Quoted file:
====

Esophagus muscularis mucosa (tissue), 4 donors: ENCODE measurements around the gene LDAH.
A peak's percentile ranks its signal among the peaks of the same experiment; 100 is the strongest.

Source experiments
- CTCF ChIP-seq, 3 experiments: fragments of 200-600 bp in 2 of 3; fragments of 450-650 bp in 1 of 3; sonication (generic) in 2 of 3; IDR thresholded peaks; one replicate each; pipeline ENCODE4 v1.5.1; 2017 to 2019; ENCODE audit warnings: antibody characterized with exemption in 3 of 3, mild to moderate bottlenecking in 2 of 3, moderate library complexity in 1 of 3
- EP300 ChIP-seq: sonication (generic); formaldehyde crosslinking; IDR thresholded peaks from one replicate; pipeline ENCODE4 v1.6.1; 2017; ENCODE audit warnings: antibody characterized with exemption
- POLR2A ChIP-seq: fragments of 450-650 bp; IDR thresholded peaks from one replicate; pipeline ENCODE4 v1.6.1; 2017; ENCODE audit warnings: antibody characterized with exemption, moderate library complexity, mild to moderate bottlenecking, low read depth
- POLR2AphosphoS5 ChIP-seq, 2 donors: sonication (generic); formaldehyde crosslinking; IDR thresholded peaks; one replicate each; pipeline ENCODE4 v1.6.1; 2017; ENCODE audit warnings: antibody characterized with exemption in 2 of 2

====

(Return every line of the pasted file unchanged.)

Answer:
Esophagus muscularis mucosa (tissue), 4 donors: ENCODE measurements around the gene LDAH.
A peak's percentile ranks its signal among the peaks of the same experiment; 100 is the strongest.

Source experiments
- CTCF ChIP-seq, 3 experiments: fragments of 200-600 bp in 2 of 3; fragments of 450-650 bp in 1 of 3; sonication (generic) in 2 of 3; IDR thresholded peaks; one replicate each; pipeline ENCODE4 v1.5.1; 2017 to 2019; ENCODE audit warnings: antibody characterized with exemption in 3 of 3, mild to moderate bottlenecking in 2 of 3, moderate library complexity in 1 of 3
- EP300 ChIP-seq: sonication (generic); formaldehyde crosslinking; IDR thresholded peaks from one replicate; pipeline ENCODE4 v1.6.1; 2017; ENCODE audit warnings: antibody characterized with exemption
- POLR2A ChIP-seq: fragments of 450-650 bp; IDR thresholded peaks from one replicate; pipeline ENCODE4 v1.6.1; 2017; ENCODE audit warnings: antibody characterized with exemption, moderate library complexity, mild to moderate bottlenecking, low read depth
- POLR2AphosphoS5 ChIP-seq, 2 donors: sonication (generic); formaldehyde crosslinking; IDR thresholded peaks; one replicate each; pipeline ENCODE4 v1.6.1; 2017; ENCODE audit warnings: antibody characterized with exemption in 2 of 2